Pulling a Picard, by Ben Jeapes

I’m having great fun writing an article for Focus, a magazine for writers published by the British Science Fiction Association, on getting religion into science fiction and fantasy writing. Not Christianity specifically (though that is my obvious bias, being my background) but in general. The title, ‘Pulling a Picard’, comes from a particularly irritating episode of Star Trek: The Next Generation, ‘Journey’s End’, in which the noble Captain Jean-Luc Picard is faced with a tribe of Native American descendants who still cling to their old beliefs and very quickly realise that our heroes don’t really do religion. In all sincerity, Picard insists, “We have the deepest respect for your beliefs!”

In fact it is blindingly obvious – in every nuance, subvocalisation and facial tic – that far from having the deepest respect, Picard and his crew regard their beliefs as superstitious hokum. This is simply because the show’s creator, Gene Roddenberry, was determined that in the future, everyone would be an atheist. He saw this as the best, most logical and most moral outcome of human development.

I don’t mind being disagreed with; I do mind erroneous arguments that simply are not predicated correctly. The history of science fiction is littered with failed attempts to satirise or debunk religion, sometimes by well-known writers who ought to have known better, and sometimes still very successful, in terms of sales, because they are (ahem) preaching to the choir. Religion today has withstood thousands of years of every doubt thrown at it. Every generation is convinced that theirs will see the last of it, and yet it’s still there for the next. A bit like print, really, and for very similar reasons: the doomsayers can’t see inside the heads of the faithful and overlook or disregard the personal, subjective experiences that perpetuate it – experiences that negate the most perfectly crafted, objectively logical killer argument you can devise against it. They simply don’t get religion.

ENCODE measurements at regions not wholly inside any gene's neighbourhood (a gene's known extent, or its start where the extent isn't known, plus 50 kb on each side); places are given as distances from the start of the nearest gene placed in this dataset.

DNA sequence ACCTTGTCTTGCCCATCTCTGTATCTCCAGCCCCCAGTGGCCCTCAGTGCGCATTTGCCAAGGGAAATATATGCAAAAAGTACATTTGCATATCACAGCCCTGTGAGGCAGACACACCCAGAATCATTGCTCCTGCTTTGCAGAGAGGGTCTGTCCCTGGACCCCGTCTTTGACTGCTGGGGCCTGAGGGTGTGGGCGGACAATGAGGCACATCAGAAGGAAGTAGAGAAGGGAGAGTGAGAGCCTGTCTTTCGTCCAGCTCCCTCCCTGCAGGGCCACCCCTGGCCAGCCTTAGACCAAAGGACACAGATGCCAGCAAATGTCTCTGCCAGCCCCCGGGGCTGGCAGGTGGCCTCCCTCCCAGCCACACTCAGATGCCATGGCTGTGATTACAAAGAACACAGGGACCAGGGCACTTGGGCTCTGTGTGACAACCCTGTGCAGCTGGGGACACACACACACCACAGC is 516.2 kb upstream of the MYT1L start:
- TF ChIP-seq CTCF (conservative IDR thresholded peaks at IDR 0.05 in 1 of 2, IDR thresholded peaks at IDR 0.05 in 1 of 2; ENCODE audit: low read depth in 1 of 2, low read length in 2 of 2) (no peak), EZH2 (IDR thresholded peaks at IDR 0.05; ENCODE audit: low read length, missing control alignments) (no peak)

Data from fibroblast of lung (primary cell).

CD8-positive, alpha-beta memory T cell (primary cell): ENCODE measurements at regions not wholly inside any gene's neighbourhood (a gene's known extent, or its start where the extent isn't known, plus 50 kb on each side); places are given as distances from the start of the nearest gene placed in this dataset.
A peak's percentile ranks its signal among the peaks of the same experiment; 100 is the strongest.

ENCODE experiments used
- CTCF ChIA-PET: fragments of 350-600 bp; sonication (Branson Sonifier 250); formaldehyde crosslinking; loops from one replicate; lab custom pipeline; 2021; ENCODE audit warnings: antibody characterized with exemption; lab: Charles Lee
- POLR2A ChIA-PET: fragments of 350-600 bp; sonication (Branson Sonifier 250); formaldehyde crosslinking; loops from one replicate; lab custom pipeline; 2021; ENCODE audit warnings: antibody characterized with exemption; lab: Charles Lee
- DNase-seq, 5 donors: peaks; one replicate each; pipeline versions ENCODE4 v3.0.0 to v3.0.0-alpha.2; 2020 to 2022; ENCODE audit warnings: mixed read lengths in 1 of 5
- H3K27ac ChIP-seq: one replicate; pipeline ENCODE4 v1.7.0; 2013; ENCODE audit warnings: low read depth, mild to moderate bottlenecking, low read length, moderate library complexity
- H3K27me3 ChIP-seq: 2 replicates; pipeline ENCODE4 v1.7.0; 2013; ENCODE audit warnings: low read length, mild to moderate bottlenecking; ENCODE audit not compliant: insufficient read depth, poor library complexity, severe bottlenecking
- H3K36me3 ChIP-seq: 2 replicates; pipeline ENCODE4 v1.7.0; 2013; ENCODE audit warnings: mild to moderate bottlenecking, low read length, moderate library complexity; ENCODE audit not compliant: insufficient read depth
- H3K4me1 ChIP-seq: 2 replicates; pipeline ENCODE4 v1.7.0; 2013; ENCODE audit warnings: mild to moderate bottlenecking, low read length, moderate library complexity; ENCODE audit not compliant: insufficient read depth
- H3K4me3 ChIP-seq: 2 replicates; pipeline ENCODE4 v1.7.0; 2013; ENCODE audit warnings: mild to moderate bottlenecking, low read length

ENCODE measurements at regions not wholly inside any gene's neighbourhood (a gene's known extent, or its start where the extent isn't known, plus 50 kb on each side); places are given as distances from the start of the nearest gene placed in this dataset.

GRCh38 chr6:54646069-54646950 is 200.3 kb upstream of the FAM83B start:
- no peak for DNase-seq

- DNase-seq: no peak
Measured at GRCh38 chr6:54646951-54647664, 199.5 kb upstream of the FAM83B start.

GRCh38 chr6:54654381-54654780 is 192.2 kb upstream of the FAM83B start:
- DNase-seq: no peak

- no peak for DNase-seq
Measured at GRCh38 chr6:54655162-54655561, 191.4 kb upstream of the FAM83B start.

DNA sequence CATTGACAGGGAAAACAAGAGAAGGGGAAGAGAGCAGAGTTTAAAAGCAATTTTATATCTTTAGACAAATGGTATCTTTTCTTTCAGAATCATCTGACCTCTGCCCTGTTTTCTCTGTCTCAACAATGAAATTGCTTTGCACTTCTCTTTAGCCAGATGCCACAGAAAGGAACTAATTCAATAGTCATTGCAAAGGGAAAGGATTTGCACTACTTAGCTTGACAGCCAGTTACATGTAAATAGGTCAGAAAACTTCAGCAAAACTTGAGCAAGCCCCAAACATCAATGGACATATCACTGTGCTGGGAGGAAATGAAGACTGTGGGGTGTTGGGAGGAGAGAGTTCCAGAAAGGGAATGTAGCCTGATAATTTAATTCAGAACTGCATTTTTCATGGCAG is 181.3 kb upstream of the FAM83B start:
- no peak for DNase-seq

So that is what I try to convey: just just the obvious fallacies of notions like religion and civilisation being incompatible, or religion inevitably leading to bigotry and persecution, but exactly why people continue to believe; how rituals and prayers might not just be so much hocus pocus; how you can still believe in science as well as God. The religious mindset. And it’s a helpful, two-way exercise. Paul in his letters excelled at finding points on which he and his audience could agree, and then leading off from that point of agreement to show them something they hadn’t considered; but to do that, you still need to understand the audience in the first place. I’ve found it’s too easy to do exactly what I accuse other people of doing: in trying to correct their perceived faults, I am so certain of what they stand for, without bothering to find out, that I end up mis-representing them. And that is something everyone should be aware of.

Pray for me. Sadly you will have to join the BSFA to read the finished item …

Ben Jeapes took up writing in the mistaken belief that it would be easier than a real job (it isn’t). Hence, as well as being the author of eight novels and co-author of many more, he has also been a journal editor, book publisher, and technical writer. His most recent title is a children’s biography of Ada Lovelace. www.benjeapes.com

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